Longform

Traveling Companions

Page 4 of 22

At 5 a.m. the two depart for the torturous drive out to the lagoon.

"There was about four inches of clearance, and boulders were slamming into the floorboard when these old shit-box vans would just blow by spraying rocks and laying down a dust cloud that lingered long after they were gone," says Doliber. "On the map it didn't look that far away."

The map lied. It is easily four hours of concussive jolts that rattle bones and strain ligaments no matter how slowly you proceed.

After several miles of rugged washboard through twisting and turning desert arroyos, the road opens up and you can see to the horizon. There is nothing there.

Nothing.

Any contrast of color has been vacuumed out of the earthen landscape.

The sky is blue, but everywhere else are skeins of dun-hued dirt, rock, rubble twined and flattened like tawny cords of baked terra cotta laid out in a single khaki plane. No cardons, ocotillo, yucca, cirio, palo adan or agave. The eyes take in nothing that lives or breathes. When your vision adjusts, you notice occasional feathering along the roadside. Salt bush, no more than a couple of inches off the deck, does not soften the vista in the least but rather adds one more tannin-stained element.

The road, rippled as badly as the worst tank track and twice as hard, rises inches up off of the desert, a hemp-colored levee stretched out to a vanishing point where it then continues forward.



Once under way again, you notice panels of blindingly white snow off to the side, which in fact are salt deposits upon the arid lagoon's floor. Remnants of water collect and gather in aquamarine pools that jar the eye and promise to strangle the thirsty.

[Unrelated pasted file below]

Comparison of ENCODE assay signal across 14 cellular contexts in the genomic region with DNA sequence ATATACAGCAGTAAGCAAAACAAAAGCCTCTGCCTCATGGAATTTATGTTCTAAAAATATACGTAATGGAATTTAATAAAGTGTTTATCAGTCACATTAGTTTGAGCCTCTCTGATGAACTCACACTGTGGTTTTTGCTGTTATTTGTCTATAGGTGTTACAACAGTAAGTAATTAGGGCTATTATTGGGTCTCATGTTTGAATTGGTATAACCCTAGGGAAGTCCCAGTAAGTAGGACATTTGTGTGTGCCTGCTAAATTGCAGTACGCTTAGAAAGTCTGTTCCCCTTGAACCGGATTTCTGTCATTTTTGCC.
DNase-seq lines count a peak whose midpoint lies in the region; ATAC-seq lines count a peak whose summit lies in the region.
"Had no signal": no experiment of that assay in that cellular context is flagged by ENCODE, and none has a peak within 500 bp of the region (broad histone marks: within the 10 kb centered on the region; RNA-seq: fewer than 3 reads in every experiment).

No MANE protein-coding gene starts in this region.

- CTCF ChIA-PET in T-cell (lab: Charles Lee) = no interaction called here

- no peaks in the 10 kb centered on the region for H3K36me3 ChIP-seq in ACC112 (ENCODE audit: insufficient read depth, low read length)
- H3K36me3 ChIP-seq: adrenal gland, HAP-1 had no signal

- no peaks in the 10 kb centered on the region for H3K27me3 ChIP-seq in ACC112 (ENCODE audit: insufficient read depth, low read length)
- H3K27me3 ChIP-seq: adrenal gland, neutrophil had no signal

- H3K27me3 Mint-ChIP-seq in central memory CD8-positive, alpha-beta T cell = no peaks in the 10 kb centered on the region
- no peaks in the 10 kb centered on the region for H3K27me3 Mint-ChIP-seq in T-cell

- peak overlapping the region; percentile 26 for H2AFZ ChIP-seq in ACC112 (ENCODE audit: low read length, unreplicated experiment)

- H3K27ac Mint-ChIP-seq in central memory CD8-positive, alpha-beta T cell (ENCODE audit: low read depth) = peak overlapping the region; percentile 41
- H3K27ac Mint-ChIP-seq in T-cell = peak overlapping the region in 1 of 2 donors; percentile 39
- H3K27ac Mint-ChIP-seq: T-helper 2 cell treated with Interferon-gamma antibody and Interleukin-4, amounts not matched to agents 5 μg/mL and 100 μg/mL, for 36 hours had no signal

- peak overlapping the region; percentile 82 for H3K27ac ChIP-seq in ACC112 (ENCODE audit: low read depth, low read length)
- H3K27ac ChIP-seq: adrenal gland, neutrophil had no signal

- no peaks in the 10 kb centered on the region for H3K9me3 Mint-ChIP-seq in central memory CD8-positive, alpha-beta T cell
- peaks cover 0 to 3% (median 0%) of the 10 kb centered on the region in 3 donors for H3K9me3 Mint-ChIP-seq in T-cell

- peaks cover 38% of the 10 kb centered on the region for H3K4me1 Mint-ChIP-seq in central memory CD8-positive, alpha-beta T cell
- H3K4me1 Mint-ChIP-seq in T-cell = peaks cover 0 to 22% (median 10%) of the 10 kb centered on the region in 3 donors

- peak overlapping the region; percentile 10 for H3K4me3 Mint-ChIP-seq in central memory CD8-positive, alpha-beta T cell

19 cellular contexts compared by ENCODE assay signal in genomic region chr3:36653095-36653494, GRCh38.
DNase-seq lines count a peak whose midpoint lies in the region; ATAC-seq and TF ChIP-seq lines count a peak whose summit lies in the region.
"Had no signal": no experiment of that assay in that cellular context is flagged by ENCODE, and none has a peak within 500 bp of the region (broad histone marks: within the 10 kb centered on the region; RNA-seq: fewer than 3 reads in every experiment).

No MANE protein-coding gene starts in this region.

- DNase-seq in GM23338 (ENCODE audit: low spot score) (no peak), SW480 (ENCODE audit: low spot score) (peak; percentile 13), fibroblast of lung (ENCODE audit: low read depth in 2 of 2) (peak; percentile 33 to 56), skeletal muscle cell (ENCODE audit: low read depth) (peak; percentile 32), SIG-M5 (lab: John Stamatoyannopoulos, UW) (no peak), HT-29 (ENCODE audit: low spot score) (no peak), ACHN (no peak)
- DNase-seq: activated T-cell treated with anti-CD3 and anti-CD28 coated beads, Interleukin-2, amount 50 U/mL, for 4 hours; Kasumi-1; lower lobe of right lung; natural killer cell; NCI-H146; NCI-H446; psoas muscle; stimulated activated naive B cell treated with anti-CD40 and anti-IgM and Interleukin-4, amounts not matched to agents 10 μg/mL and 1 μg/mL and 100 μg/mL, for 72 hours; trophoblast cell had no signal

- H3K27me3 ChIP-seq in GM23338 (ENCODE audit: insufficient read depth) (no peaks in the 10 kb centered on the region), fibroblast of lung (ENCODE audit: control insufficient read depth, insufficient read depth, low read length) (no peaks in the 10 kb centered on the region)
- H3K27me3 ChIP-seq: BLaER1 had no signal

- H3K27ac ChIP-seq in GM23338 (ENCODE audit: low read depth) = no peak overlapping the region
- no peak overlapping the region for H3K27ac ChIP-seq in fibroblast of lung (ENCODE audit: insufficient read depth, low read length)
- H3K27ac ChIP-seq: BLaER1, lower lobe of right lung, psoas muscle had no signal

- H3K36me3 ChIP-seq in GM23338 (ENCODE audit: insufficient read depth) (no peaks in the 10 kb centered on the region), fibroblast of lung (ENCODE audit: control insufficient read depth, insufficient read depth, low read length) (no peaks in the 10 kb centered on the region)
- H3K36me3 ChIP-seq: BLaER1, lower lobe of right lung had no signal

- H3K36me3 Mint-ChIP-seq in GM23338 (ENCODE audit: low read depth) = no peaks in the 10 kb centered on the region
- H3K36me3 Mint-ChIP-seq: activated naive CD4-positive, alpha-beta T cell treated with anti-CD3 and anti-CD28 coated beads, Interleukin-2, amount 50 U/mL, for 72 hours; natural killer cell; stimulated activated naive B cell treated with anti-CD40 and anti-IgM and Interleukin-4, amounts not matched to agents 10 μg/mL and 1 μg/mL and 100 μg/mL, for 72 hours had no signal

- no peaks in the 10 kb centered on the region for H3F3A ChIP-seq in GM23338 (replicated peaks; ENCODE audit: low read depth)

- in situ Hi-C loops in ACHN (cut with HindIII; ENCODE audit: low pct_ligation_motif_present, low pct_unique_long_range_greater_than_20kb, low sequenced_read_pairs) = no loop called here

The air is dry enough to snap.

And the sense of God's wonder is overwhelming.

Even here, man's handiwork is evident, kidding the visitor in this expansive-skied baking sheet.



Attached by electrical cord to a metal rod buried in the desert floor is a car door. In red paint someone has written: "Welcome. Whale watching trips. The best guide. Ask for Chema . . ."

Incomprehensible, yes, but this desert hardpan ends at the Pacific Ocean.

Doliber and Stricklin roll into the first of several fish camps. Plywood, corrugated aluminum, wire, rope, all these fundamental materials have been pulled together into sheds. There are rectangles for windows, but pressboard substitutes for panes. Glass is mostly found in trucks. Trucks that run are outnumbered and surrounded by trucks that don't. Trucks that don't run are outnumbered and surrounded by truck parts. Fenders, bumpers, cabs, flatbeds, axles, upside down, buried in sand banks, collected in walls, abandoned where they stopped, dismantled and discarded, the rusting hulks are everywhere and peppered with whale bones.

You'd think something large had been detonated.

Chema, who takes visitors out for the three months -- January through March -- that the whales are in the lagoon, fishes the rest of the year. He negotiates a price, then equips Doliber and Stricklin in neoprene boots and life jackets, and just that quickly the men are in Chema's panga and out into the lagoon. For the next several hours the men glide among the gray whales, mothers and calves.

Beginning with a neighbor of Chema's in the mid-'70s, the gray whales initiated meaningful contact with the human race. Mothers and calves approach the small fishing boats, gently rising out of the water and allowing themselves to be caressed. There is no comparable experience between mankind and animals anywhere in the world.

The sea-weary Doliber is undeniably moved.

"Until that day with Chema, I'd never hugged and kissed a whale. Stunning. Too good to be true at first. A couple of guys and Chema in an 18-foot outboard with whales all around the boat, craning to get a look at us, waiting to be petted."

The tide is out when they return, but the boots make the hike through a quarter-mile of lagoon muck painless enough.

"It's a very human experience," says Doliber. "They approach you. They are curious and seem friendly by nature. The mothers nudge the young towards the boats, towards the humans as if there is something to be gained or learned from the experience. People respond in a motherly manner, with gentle caresses. You can't help yourself. There is wonder and awe at the sight of these huge creatures."

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Michael Lacey
Contact: Michael Lacey